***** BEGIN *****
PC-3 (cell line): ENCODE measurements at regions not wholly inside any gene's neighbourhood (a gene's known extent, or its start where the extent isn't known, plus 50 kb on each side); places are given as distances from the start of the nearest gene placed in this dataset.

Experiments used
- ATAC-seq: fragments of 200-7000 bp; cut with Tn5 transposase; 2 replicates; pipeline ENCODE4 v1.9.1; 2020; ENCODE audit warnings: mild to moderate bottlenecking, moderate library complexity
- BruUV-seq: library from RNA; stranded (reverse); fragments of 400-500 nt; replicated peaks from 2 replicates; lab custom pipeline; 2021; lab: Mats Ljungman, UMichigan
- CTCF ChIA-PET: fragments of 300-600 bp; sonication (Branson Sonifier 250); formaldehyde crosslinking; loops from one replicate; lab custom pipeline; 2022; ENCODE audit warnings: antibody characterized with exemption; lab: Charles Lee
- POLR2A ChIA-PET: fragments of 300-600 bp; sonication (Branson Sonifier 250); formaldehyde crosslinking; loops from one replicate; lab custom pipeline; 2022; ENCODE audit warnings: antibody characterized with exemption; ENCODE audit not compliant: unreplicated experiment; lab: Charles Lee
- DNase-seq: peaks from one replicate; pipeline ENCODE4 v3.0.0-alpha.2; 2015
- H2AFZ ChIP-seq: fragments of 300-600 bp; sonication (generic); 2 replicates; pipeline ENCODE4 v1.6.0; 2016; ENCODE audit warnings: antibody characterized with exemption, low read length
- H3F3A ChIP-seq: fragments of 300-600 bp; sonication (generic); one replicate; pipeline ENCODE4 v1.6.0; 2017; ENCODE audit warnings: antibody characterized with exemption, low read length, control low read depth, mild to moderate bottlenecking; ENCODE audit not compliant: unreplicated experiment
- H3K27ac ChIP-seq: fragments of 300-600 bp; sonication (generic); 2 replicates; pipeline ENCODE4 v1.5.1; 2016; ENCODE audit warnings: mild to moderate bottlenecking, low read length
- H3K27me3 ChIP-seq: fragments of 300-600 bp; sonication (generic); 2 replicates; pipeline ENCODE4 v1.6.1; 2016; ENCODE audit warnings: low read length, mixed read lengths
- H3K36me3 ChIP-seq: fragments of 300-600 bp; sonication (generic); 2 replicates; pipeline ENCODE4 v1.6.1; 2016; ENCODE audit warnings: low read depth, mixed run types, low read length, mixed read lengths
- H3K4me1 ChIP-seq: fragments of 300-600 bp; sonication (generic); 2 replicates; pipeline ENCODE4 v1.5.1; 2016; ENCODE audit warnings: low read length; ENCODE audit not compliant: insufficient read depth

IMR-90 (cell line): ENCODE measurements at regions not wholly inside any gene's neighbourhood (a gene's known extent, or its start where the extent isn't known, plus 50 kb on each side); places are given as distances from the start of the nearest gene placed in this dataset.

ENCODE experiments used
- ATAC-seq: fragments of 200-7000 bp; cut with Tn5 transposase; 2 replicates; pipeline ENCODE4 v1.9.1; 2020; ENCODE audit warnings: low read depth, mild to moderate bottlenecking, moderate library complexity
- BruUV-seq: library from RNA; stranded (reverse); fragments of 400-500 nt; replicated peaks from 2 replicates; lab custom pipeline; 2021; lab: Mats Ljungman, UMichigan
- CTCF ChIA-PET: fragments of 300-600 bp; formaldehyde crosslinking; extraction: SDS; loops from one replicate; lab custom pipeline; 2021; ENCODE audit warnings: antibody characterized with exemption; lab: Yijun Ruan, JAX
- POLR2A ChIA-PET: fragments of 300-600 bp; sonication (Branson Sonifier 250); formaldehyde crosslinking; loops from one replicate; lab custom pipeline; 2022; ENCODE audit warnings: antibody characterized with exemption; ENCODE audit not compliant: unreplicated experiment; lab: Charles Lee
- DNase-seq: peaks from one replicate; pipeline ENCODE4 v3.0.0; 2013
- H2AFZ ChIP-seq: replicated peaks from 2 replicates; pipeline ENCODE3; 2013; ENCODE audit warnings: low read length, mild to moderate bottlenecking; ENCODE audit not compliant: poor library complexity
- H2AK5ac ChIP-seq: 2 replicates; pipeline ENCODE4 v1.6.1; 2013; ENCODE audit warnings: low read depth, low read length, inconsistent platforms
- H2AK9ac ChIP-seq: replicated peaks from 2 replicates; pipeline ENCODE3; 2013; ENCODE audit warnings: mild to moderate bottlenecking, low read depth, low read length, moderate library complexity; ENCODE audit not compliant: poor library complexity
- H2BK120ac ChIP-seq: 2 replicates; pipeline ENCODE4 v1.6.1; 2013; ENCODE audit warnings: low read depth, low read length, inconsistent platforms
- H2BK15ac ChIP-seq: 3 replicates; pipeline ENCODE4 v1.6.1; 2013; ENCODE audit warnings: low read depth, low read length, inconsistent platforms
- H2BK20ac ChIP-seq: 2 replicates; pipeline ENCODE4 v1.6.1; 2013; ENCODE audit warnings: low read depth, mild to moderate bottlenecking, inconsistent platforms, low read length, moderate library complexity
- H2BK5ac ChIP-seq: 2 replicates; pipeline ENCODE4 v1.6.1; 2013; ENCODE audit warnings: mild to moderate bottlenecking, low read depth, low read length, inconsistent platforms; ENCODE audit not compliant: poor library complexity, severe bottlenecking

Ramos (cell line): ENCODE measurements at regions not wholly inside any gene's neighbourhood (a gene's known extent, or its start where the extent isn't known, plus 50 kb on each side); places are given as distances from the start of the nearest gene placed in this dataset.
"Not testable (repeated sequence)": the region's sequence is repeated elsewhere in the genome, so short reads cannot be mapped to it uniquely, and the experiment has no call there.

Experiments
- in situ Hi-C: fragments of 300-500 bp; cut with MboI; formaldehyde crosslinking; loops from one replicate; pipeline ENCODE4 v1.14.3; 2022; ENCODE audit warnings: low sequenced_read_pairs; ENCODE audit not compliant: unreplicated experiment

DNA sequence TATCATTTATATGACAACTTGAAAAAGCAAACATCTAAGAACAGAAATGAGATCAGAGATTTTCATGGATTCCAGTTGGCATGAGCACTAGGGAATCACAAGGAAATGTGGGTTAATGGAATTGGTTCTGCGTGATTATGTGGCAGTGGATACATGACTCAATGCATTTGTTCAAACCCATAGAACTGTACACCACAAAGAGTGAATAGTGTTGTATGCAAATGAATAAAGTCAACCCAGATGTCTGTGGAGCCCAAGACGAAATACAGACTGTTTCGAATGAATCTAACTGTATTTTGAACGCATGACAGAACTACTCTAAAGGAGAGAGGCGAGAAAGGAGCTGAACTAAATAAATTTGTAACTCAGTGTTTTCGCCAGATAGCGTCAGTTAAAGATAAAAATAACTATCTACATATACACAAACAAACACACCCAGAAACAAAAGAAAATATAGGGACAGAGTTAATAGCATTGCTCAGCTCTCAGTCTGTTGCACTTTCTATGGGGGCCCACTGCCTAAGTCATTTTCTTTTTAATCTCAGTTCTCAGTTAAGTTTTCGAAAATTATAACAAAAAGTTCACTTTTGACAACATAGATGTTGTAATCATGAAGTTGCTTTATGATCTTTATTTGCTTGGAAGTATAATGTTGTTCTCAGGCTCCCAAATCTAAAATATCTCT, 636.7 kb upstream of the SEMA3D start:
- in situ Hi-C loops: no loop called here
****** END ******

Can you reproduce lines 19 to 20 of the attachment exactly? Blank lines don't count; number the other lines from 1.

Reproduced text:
- POLR2A ChIA-PET: fragments of 300-600 bp; sonication (Branson Sonifier 250); formaldehyde crosslinking; loops from one replicate; lab custom pipeline; 2022; ENCODE audit warnings: antibody characterized with exemption; ENCODE audit not compliant: unreplicated experiment; lab: Charles Lee
- DNase-seq: peaks from one replicate; pipeline ENCODE4 v3.0.0; 2013